Sandwiches have a surprisingly large carbon footprint (Credit: Taden1/Depositphotos )
Scientists at the University of Manchester have found a surprising global warming culprit – sandwiches. In the first study of its kind, the researchers carried out an in-depth audit of various sandwiches throughout their life cycles and found the triangular meals could be responsible for the equivalent annual carbon emissions of 8.6 million cars in Britain alone.
In 1762, or so the story goes, the fourth Earl of Sandwich rocked the culinary world when he couldn't be bothered to leave the gambling table to eat and ordered the servants to just stick some meat between two slices of bread for him. Since then, the modern sandwich has become one of the most popular of food formats.
According to the British Sandwich Association (BSA), the United Kingdom spends £8 billion (US$11.3 billion) annually on 11.5 billion sandwiches, with half made at home and the other half bought at shops, supermarkets, kiosks, and service stations. To better understand the environmental impact of all these sarnies, the Manchester team looked at over 40 different sandwich types, recipes, and combinations as well as how they are made, packaged, transported, and stored. In addition, they considered the waste produced in making them, as well as the stale, rotten, or simply outdated sandwiches that are thrown away.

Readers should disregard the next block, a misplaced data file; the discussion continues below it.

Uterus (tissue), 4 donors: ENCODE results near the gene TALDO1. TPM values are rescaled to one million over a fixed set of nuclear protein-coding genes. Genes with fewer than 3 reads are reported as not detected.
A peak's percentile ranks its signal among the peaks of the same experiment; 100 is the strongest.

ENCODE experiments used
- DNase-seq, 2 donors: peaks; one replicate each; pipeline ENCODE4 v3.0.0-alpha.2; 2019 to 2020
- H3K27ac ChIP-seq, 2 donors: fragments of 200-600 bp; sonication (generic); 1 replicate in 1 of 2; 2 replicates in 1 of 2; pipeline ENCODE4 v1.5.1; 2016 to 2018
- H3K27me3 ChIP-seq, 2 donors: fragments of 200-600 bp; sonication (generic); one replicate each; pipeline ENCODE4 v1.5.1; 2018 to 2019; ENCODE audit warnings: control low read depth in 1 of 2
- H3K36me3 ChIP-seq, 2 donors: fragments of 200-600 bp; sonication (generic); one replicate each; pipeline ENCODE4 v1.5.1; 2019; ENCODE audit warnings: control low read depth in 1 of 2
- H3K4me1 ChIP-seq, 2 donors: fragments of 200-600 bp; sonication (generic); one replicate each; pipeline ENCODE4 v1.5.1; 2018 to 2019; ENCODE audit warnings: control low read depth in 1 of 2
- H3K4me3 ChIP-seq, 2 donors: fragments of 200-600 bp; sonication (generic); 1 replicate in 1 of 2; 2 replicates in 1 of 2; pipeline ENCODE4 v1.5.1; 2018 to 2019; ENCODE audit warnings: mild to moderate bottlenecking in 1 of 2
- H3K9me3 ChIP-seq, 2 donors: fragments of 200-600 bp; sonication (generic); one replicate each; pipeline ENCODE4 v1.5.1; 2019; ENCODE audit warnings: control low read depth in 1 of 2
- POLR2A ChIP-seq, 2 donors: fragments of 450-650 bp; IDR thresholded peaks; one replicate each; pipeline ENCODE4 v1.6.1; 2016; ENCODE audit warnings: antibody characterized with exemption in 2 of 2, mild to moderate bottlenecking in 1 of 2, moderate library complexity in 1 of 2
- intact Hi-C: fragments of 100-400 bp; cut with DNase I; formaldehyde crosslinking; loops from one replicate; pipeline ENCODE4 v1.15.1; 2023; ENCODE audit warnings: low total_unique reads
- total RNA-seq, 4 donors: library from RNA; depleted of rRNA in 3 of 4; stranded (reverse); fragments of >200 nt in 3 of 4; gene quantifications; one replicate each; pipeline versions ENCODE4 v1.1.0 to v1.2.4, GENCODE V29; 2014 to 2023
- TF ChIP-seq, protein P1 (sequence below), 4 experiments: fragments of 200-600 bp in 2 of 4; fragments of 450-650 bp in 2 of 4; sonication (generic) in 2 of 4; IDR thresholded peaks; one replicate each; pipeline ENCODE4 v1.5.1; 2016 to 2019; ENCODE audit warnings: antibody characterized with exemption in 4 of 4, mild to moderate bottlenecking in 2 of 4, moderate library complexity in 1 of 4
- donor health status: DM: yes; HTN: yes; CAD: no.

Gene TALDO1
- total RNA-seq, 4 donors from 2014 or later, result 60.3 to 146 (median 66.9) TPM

What the researchers found was that not all sandwiches are created equal and that some varieties have larger carbon footprints than others. The highest footprint was found in premade, prepackaged, all-day-breakfast sandwiches. These contain eggs, bacon, and sausage and are kept packaged and refrigerated until sold and eaten – all of which is estimated to add up to 1,441 g (3.18 lb) of carbon dioxide equivalent, or roughly the same as driving a car for 12 miles (19 km).
By contrast, the smallest footprint is that of a homemade ham and cheese sandwich. Overall, making your sandwiches at home potentially halves the carbon emissions compared to their prepackaged equivalents.
According to the team, a number of factors affect the sandwich's carbon footprint. Ingredients is one of them, with items like meat in general and pork in particular, cheese, prawns, lettuce, and tomatoes being particularly large footprint culprits. Producing these ingredients, as well as the bread and condiments, can account for 37 to 67 percent of the carbon dioxide produced. Other factors are the packaging, which makes up 8.5 percent of emissions, transportation (especially in refrigerated trucks) for 4 percent, and refrigeration at point of sale making up another 25 percent.
The Manchester researchers aren't anti-sandwich, but they do say that changing recipes and packaging while reducing waste could result in a 50 percent drop in sandwich-related carbon emissions. Along with the BSA, they claim that something as simple as reforming the sell-by-date system could save over 2,000 tonnes of sandwiches in Britain being wasted each year.
"We need to change the labeling of food to increase the use-by date as these are usually quite conservative," says team member Professor Adisa Azapagic. "Commercial sandwiches undergo rigorous shelf-life testing and are normally safe for consumption beyond the use-by date stated on the label."